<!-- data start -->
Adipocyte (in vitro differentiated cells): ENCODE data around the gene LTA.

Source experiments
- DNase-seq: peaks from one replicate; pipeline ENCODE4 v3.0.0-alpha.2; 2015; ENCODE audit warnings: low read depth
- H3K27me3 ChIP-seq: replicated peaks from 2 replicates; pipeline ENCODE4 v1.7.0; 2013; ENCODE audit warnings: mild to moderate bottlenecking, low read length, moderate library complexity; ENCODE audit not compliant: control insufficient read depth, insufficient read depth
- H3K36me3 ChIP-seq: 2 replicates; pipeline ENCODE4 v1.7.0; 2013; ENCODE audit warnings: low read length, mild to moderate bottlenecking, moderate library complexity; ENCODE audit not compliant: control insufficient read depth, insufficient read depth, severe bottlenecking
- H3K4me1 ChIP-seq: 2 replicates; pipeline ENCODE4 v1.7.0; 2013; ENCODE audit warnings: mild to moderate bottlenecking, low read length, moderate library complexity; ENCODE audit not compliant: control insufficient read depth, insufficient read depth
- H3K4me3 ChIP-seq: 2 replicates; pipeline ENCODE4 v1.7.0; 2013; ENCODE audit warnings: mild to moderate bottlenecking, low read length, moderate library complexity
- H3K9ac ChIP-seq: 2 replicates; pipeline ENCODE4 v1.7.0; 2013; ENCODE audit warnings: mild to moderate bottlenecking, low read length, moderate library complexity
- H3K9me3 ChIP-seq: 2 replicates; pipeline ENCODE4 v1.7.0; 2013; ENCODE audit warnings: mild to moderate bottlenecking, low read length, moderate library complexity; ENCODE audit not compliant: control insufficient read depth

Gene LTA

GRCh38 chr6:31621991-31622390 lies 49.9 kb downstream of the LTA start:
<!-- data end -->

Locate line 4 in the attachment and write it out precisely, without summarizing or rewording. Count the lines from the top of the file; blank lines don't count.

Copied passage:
- H3K27me3 ChIP-seq: replicated peaks from 2 replicates; pipeline ENCODE4 v1.7.0; 2013; ENCODE audit warnings: mild to moderate bottlenecking, low read length, moderate library complexity; ENCODE audit not compliant: control insufficient read depth, insufficient read depth